Benedict Cumberbatch

Movie Actor

Benedict Cumberbatch was born in Hammersmith, England, United Kingdom on July 19th, 1976 and is the Movie Actor. At the age of 47, Benedict Cumberbatch biography, profession, age, height, weight, eye color, hair color, build, measurements, education, career, dating/affair, family, news updates, movies, TV shows, and networth are available.

Other Names / Nick Names
Benedict Timothy Carlton Cumberbatch, The Batch, Ben, BC
Date of Birth
July 19, 1976
United Kingdom
Place of Birth
Hammersmith, England, United Kingdom
47 years old
Zodiac Sign
$15 Million
Actor, Film Actor, Film Producer, Stage Actor, Television Actor, Voice Actor
Social Media
Benedict Cumberbatch Height, Weight, Eye Color and Hair Color

At 47 years old, Benedict Cumberbatch has this physical status:

Hair Color
Dyed Brown
Eye Color
Not Available
Benedict Cumberbatch Religion, Education, and Hobbies
Not Available
Brambletye School, Harrow School
Benedict Cumberbatch Spouse(s), Children, Affair, Parents, and Family
Sophie Hunter
Dating / Affair
Olivia Poulet (1999-2011), Anna Jones (2011-2012), Lydia Hearst (2012), Liv Tyler (2012), Lara Pulver (2012), Katia Elizarova (2012), Charlotte Asprey (2013), Dakota Johnson (2013), Sophie Hunter (2014
Timothy Carlton, Wanda Ventham
Tracy Peacock (Step-Sister)
Other Family
Henry Carlton Cumberbatch (Paternal Grandfather) (Participated in both World Wars as Submarine Officer), Henry Arnold Cumberbatch (Paternal Great Grandfather) (Consul General for Queen Victoria in Turkey and Lebanon), Pauline Ellen Laing Congdon (Paternal Grandmother), Frederick Howard Ventham (Maternal Grandfather), Gladys Frances Holtham (Maternal Grandmother)
Benedict Cumberbatch Career

Since 2001, Cumberbatch has had major roles in a dozen classic plays at the Regent's Park Open Air, Almeida, Royal Court and Royal National Theatres. He was nominated for an Olivier Award for Best Performance in a Supporting Role for his role as George Tesman in Hedda Gabler, which he performed at the Almeida Theatre on 16 March 2005 and at the Duke of York's Theatre when it transferred to the West End on 19 May 2005. This transfer marked his first West End appearance.

In June 2010, Cumberbatch led the revival of Sir Terence Rattigan's After the Dance directed by Thea Sharrock at the Royal National Theatre. He played 1920s aristocrat David Scott-Fowler to commercial and critical success. The play won four Olivier Awards including Best Revival. He acted in Danny Boyle's The Children's Monologues, a theatrical charity event at London's Old Vic Theatre on 14 November 2010 which was produced by Dramatic Need.

In February 2011, Cumberbatch began playing, on alternate nights, both Victor Frankenstein and his creature, opposite Jonny Lee Miller, in Boyle's stage production of Mary Shelley's Frankenstein at the Royal National Theatre. Frankenstein was broadcast to cinemas as a part of National Theatre Live in March 2011.

Cumberbatch achieved the "Triple Crown of London Theatre" in 2011 when he received the Olivier Award, Evening Standard Award and Critics' Circle Theatre Award for his performance in Frankenstein.

Cumberbatch was a part of a cast featuring members of the Royal National Theatre Company in 50 Years on Stage, the Royal National Theatre's landmark event for its 50th anniversary on 2 November 2013. He played Rosencrantz in a selected scene from Sir Tom Stoppard's play Rosencrantz and Guildenstern Are Dead. The show was directed by Sir Nicholas Hytner and was broadcast on BBC Two and in cinemas worldwide as a part of National Theatre Live.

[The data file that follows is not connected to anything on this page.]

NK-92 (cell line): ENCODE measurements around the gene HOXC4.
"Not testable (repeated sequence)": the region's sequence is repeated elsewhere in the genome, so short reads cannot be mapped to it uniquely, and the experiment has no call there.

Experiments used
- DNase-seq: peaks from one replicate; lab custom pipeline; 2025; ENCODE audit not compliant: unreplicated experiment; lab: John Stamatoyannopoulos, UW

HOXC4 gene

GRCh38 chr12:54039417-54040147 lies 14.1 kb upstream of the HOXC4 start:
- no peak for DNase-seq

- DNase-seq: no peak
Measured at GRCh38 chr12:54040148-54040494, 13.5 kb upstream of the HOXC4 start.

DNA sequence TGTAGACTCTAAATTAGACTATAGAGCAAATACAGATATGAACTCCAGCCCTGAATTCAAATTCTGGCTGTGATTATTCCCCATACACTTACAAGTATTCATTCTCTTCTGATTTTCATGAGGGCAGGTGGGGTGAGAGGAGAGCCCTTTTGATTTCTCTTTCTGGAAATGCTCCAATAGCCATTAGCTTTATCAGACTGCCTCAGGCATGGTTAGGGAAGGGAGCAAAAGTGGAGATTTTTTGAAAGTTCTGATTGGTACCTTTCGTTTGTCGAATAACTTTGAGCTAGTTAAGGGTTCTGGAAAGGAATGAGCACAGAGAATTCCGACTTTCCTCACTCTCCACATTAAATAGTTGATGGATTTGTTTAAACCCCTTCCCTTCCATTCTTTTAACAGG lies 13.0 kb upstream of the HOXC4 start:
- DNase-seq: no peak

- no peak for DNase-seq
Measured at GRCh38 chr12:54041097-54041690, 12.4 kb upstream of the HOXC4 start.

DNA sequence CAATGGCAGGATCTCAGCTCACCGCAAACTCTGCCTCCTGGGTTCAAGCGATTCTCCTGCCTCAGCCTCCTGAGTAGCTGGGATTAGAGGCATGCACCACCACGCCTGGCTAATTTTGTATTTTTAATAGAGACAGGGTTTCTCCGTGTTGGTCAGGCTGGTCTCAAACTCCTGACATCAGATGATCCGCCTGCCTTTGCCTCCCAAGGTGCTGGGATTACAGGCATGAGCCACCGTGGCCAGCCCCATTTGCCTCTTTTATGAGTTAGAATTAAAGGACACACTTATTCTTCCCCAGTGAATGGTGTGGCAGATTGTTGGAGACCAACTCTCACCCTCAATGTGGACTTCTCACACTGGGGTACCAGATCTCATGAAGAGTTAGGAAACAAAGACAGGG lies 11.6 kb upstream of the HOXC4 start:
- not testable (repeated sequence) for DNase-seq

Cumberbatch returned to theatre to play Shakespeare's Hamlet at London's Barbican Theatre. The production was directed by Lyndsey Turner and produced by Sonia Friedman, which started its 12-week run in August 2015. The performance, co-starring Sian Brooke, was broadcast by the National Theatre Company by satellite internationally as Hamlet in Rehearsal. He earned his third Laurence Olivier Awards nomination for the role.

Cumberbatch's early television roles include two separate guest roles in Heartbeat (2000, 2004), Freddy in Tipping the Velvet (2002), Edward Hand in Cambridge Spies (2003) and Rory in the ITV comedy drama series Fortysomething (2003). He also featured in Spooks and Silent Witness. In 2004, he landed his first main part in television as Stephen Hawking in Hawking. He was nominated for the BAFTA TV Award for Best Actor and won the Golden Nymph for Television Films – Best Performance by an Actor. He later provided Hawking's voice in the first episode of the television series Curiosity. He also appeared in the BBC miniseries Dunkirk as Lieutenant Jimmy Langley.

In 2005, Cumberbatch portrayed protagonist Edmund Talbot in the miniseries To the Ends of the Earth, based on Sir William Golding's trilogy; during filming he experienced a terrifying carjacking in South Africa, managing to escape. He made brief appearances in the comedy sketch show Broken News and the Channel 4 sitcom Nathan Barley in 2005 and featured alongside Tom Hardy in the television adaptation of Stuart: A Life Backwards, which aired on the BBC in September 2007.

In 2008, Cumberbatch played the lead character in the BBC miniseries drama The Last Enemy, earning a Satellite Award nomination for Best Actor in a Miniseries or TV Film. In 2009, he appeared in Agatha Christie's Miss Marple: Murder Is Easy as Luke Fitzwilliam. He played Bernard in the TV adaptation of Small Island, earning him a nomination for BAFTA Television Award for Best Supporting Actor. Cumberbatch featured in Michael Dobbs' play, The Turning Point, which aired as one of a series of TV plays broadcast live on Sky Arts. The play depicted an October 1938 meeting between Soviet spy Guy Burgess, then a young man working for the BBC, and Winston Churchill. Cumberbatch portrayed Burgess; Churchill was played by Matthew Marsh, who had played a supporting role in Hawking. He narrated the 6-part series South Pacific (US title: Wild Pacific), which aired from May to June 2009 on BBC 2.